Elvis Costello, like many venerable artists, has had to learn to accept that the songs he wrote 25 years ago are the ones everyone wants to hear most. Bravely, he has never looked back, keeping moving and broadening the scope of his creativity as he gets older. Having turned 50 last year, he has lately achieved hit albums in both the jazz and classical charts, and announced last month that his next project will be an opera about Hans Christian Andersen. He has not forgotten his less high-minded fans, however, and plenty of last night's set was drawn from his more accessible, latest long-player, The Delivery Man. It has its roots in country but also frequently references the wiry rock sound of his youth.
Neither of the album's two collaborators, Lucinda Williams and Emmylou Harris, were able to make it out, apparently because "the Network SouthEast train was late this evening", but the bleak duets "Heart Shaped Bruise" and "Scarlet Tide" were still touching sung alone. Costello seemed particularly to enjoy his lively new song "Monkey to Man," trying and failing to start a singalong among a disappointingly passive crowd. The classics he penned as a young man were still dotted around, but did not dominate.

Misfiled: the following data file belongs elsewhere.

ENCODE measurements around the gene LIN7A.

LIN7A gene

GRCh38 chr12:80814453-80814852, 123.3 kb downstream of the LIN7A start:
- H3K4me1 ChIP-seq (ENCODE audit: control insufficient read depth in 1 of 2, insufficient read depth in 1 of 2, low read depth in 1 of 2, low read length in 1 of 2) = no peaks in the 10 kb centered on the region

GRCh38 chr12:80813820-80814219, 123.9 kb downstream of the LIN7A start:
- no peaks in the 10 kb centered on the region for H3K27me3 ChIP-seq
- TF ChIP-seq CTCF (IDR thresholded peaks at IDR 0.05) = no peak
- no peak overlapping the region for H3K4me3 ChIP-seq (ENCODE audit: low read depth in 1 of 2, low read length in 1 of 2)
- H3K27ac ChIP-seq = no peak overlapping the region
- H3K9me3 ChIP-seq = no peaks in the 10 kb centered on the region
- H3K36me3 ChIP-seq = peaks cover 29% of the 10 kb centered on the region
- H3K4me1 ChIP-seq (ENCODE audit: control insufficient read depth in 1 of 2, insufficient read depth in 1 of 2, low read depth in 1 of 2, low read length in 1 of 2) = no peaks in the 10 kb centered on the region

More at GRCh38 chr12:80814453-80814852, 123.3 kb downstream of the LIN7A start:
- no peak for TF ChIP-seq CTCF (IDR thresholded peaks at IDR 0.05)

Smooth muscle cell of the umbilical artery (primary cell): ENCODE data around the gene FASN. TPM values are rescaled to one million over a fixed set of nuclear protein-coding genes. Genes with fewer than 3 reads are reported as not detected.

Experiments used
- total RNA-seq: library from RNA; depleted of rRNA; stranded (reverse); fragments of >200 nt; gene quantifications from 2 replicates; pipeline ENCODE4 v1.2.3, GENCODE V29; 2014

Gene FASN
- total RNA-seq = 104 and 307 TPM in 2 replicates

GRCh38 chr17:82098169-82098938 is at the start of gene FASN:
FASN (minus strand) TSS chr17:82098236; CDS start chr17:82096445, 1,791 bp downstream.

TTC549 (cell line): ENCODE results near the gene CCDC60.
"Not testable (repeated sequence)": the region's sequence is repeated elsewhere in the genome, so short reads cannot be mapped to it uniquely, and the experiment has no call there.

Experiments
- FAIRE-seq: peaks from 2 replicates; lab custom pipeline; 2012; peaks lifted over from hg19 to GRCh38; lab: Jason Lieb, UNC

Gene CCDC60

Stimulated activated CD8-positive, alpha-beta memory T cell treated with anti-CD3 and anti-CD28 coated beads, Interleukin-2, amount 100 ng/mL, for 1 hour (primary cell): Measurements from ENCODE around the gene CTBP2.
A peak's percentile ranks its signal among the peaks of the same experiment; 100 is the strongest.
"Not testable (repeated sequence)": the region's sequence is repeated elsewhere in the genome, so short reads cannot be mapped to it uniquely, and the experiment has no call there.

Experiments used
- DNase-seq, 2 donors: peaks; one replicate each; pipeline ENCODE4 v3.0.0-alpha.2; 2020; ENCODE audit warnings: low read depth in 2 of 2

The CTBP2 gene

"Blame It On Cain," "Radio, Radio" and "Watching the Detectives" all made welcome appearances. A soulful "Alison" was augmented with a bit of Elvis doing Elvis, when it morphed into "Suspicious Minds" halfway through. His voice has retained the old sneer, but there was also a power and richness there that he was happy to show off on smoky slow ones such as the Burt Bacharach collaboration "In the Darkest Place," which saw him walking away from the microphone and letting his singing fill the venue unamplified.
It is doubtful whether his forthcoming opera will provide any moments as universally stirring as "Shipbuilding" did here. But if these diversions keep music sounding fresh to Costello, everyone will be happy.